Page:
September 3-9 is Organ Donation Week. Find out why you need to talk to your loved ones if you want to be an organ donor.

There are currently around 6,000 people waiting for a life-saving organ transplant, including about 150 children and teenagers. Sadly, on average three people die every day in the UK while waiting for an organ transplant.

A rare and precious gift

While you’ve probably heard about the importance of becoming an organ donor, you may not realise how rare it is to be able to be a donor after you die. Organ donation is a complex procedure where everything has to be just right – only 6,000 people a year die in circumstances where organ donation is possible.

That makes it even more important that every single person who wants to be a donor makes their wishes clear, just in case it is a possibility when they die. It could be the difference between saving a life and a family losing someone they love.

It’s quick and easy to sign the register online. If you live in Wales, an opt-out system is in place – you can make your wishes clear online.

Let’s talk about it

Signing the organ donor register is an important way to let doctors know that you’d be willing to be an organ donor, should you die in circumstances that allow it.

But did you know that your family also have to agree to organ donation when the time comes? Doctors will double-check with your next of kin before performing the procedure. That’s why you need to tell them if you want to be a donor.

Unfortunately, many families don’t know their loved one’s wishes. Even if they signed the organ donor register, the next of kin might be unsure and refuse to consent to donation. Less than half of families approached agree to organ donation if they are unaware of their loved one’s preferences.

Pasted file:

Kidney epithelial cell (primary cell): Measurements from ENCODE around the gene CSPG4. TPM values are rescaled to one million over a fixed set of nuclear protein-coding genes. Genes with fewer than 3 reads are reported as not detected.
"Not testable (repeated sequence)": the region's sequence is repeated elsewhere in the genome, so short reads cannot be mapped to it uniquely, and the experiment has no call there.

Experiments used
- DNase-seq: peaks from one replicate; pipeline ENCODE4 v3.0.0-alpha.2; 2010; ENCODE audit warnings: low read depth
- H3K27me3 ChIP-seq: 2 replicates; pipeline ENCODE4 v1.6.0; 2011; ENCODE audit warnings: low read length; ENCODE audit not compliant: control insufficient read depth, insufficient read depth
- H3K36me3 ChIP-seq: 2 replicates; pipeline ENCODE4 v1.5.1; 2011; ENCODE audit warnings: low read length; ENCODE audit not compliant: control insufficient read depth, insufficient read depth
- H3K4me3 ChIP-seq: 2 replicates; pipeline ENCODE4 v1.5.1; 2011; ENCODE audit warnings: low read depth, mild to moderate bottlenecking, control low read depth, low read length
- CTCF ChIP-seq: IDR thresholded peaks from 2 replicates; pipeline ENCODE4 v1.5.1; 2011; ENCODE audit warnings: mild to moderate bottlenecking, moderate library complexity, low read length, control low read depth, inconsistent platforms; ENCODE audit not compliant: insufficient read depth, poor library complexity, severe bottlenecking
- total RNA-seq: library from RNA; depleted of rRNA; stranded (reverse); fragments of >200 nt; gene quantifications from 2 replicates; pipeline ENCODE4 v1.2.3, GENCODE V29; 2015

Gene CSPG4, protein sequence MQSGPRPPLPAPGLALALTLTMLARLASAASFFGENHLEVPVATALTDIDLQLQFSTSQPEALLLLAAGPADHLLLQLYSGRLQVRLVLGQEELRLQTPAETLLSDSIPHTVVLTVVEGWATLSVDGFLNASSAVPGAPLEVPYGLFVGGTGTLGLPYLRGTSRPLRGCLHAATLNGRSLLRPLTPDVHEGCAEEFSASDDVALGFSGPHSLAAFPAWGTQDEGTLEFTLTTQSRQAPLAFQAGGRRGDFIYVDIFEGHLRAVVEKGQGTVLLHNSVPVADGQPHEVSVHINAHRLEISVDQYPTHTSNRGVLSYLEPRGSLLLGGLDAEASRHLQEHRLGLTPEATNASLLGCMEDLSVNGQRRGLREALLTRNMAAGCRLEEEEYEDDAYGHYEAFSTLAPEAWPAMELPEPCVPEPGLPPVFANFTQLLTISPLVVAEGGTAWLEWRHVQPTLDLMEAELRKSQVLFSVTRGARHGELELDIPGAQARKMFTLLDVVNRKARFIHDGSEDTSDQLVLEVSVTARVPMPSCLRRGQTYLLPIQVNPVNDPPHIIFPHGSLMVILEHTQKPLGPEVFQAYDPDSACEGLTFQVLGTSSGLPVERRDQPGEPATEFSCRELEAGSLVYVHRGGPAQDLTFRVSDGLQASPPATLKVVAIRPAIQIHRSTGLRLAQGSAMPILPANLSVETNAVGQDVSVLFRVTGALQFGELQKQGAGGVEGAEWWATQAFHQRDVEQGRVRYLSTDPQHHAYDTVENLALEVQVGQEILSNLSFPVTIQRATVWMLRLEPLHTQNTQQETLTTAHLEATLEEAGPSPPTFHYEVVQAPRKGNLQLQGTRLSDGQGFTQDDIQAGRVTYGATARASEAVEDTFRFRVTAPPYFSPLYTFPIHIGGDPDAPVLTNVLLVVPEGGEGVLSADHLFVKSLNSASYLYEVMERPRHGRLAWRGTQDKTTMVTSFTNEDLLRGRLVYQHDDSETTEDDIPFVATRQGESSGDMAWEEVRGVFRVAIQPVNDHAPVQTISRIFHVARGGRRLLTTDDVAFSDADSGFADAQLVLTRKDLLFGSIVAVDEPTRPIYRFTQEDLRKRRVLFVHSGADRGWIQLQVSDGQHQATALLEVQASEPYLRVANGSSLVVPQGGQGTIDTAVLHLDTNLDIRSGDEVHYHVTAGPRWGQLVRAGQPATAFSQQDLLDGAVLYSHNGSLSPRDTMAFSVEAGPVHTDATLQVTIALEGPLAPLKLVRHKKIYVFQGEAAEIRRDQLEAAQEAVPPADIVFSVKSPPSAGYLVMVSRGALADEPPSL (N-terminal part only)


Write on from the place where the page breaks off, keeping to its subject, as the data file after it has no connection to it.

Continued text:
That’s hundreds, potentially thousands of lives that could have been saved, if only families talked more openly about their wishes.

That’s why it’s absolutely vital that as well as signing the register, you also talk to your nearest and dearest about your wishes. Let them know why you want to be a donor – or why you’re opting out – and they’ll be more reassured should they ever have to make that decision.

The NHS Organ Donation website has more information about how to start a conversation about organ donation.

Organ Donation Week

Every year NHS Blood and Transplant holds Organ Donation Week. Businesses, charities and individuals across the UK join together to promote organ donation and encourage people to sign the register. You might see local landmarks, monuments and buildings lighting up in pink – the official colour of the Yes I Donate campaign.

Over 34,000 people signed the organ donor register during Organ Donation week 2017.

“We’d like people to just talk to their families,” said Anthony Clarkson, interim director of organ donation and transplantation at NHS Blood and Transplant.

“Words save lives. Please, tell your family you want to save lives through organ donation, because it could be the difference between life and death for someone else.”

 

Visit the NHS Organ Donation website for more information about how to get involved during Organ Donation Week.

 

If you’re planning for the future, find out more about writing a will and buying a pre-paid funeral plan.